Scottish Cup Semi-final (Public Order)

Justice and Law Officers – in the Scottish Parliament at 2:15 pm on 30th March 2006.

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Photo of David McLetchie David McLetchie Conservative 2:15 pm, 30th March 2006

To ask the Scottish Executive whether it has any concerns about the public order implications of the decision of the Scottish Football Association to stage the semi-final of the Tennent's Scottish cup between Heart of Midlothian FC and Hibernian FC at Hampden Park on Sunday 2 April 2006 at 12.15 pm. (S2O-9451)

Photo of George Reid George Reid None

We have skipped a supplementary. We will come to question 2 after Maureen Macmillan has followed up on question 1.

Photo of Maureen Macmillan Maureen Macmillan Labour

Thank you, Presiding Officer. I was temporarily in despair.

Hugh Henry's answer about the use of videoconferencing and information technology was interesting. Is he aware that a similar problem is being experienced at rural courts in the Highlands, for example at Portree sheriff court? Solicitors from places such as Inverness, Dingwall and Fort William are not refunded for the time it takes them to get to such remote courts. Until the use of video links is rolled out, will the minister prevail on the Scottish Legal Aid Board to consider funding solicitors who travel to present cases in Portree sheriff court and other rural courts in the Highlands?

Photo of Hugh Henry Hugh Henry Labour

Maureen Macmillan has written to me about that issue. I will reply to her shortly.

Along with SLAB, we need to reflect on a number of aspects of the matter. We must consider not only the availability of solicitors, but what other options might be provided, including publicly funded solicitors. In addition, certain parts of the rules may need to be examined and perhaps changed. There is no doubt that justice cannot be delivered if parts of Scotland are neglected, so we must demonstrate flexibility and imagination to ensure that everyone has proper access to justice.

Photo of George Reid George Reid None

We now come to question 2. Are you content to take the question as read, minister?

Photo of Cathy Jamieson Cathy Jamieson Labour

Yes.

In response to Mr McLetchie's question, I say that the decision to stage the match at Hampden was one for the SFA to take following consultation of the clubs, police and other relevant parties. As a football fan myself, I know that the vast majority of people who attend events like the semi-final do so to enjoy themselves. If everyone heeds the advice of the police and stewards, Scottish football will be the winner.

Photo of David McLetchie David McLetchie Conservative

I do not know about Scottish football being the winner; I hope that it is Hearts football team. Does the minister agree that the SFA's decision to stage the match at Hamden instead of Murrayfield betrays a total disregard for the interests of some 50,000 supporters, especially given the considerable inconvenience and expense to which they will be put? Indeed, the decision is all the more galling when we have a magnificent neutral venue in Edinburgh in which to stage the match. Does the minister further agree that policing costs will be higher as a result of the decision? Will she advise the SFA that it should pay proper regard to the interests of fans and to the costs to the public purse in future decisions on the dates, timings and venues of such games?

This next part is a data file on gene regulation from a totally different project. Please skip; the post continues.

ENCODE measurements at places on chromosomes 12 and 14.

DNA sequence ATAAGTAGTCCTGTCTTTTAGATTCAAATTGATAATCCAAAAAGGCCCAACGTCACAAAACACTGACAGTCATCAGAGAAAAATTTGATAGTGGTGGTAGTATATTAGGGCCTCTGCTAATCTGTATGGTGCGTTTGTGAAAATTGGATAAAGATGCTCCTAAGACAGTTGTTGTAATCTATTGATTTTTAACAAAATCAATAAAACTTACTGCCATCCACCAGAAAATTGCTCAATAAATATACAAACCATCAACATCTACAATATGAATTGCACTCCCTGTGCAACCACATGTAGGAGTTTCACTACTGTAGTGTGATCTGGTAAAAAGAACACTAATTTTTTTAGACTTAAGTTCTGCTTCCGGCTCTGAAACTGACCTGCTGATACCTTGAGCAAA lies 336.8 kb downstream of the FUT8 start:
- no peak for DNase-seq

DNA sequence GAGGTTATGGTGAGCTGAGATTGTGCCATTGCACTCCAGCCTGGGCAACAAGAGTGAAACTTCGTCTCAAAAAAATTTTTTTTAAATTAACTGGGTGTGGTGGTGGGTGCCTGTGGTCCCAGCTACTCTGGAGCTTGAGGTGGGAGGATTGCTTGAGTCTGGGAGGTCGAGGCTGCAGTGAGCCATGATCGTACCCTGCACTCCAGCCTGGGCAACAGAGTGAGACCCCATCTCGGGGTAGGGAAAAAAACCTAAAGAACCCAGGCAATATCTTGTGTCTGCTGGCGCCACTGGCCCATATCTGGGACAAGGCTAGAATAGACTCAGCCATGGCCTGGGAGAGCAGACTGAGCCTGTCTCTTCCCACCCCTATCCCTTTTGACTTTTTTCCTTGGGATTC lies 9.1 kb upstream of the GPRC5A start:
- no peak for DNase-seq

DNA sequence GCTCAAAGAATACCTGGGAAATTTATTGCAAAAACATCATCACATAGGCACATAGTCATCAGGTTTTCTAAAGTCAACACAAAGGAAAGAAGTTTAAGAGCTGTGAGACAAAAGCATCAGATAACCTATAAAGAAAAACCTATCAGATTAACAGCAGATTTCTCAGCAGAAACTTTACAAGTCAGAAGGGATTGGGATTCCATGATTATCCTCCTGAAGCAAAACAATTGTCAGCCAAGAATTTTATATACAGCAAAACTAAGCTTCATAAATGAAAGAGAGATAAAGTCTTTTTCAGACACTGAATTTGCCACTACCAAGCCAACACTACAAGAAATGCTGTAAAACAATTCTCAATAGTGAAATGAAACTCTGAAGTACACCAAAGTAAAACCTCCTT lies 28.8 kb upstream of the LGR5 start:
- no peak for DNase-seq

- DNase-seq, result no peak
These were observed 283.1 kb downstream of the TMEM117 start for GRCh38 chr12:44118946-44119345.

Photo of Cathy Jamieson Cathy Jamieson Labour

I may at times wish that my responsibilities extended to the Scottish Football Association. I am afraid that they do not—indeed, it would not be appropriate for them to do so. Of course, it is important that account be taken of football supporters. I am sure that the fans will have an enjoyable time on the west coast and that things will go well on the day. A number of issues have been looked at already to ensure the safety of supporters and to make it a good day for everyone.

As an interested neutral—I would not, of course, take any side in the matter—I say that Hearts last won the cup in 1998, which is the year after Kilmarnock won it, but that Hibs last won it in 1902. I would make no prediction of the result on that basis, however.

Photo of Margo MacDonald Margo MacDonald Independent

I well remember that cup win, Presiding Officer. [ Laughter. ] I expect it to be repeated with gusto.

I am concerned about the number of people who will have to queue for tickets; not the assured tickets at Waverley station, but those that will be distributed on a first-come-first-served basis, the estimated amount of which is 1,500, but the special trains can carry only 1,700. Can the minister do anything, even at this late stage, to alleviate the considerable possibility for tension?

Photo of Cathy Jamieson Cathy Jamieson Labour

As I indicated in my previous answer, the match commander has been in touch with supporters organisations and the various police forces—Lothian and Borders police, British Transport police and Strathclyde police. I understand that the intention of the police is to ensure that the message gets across to fans that, if they do not have a ticket to get on one of the trains, they should not turn up at Waverley station. The police are asking those people to look for alternative methods of getting to the match.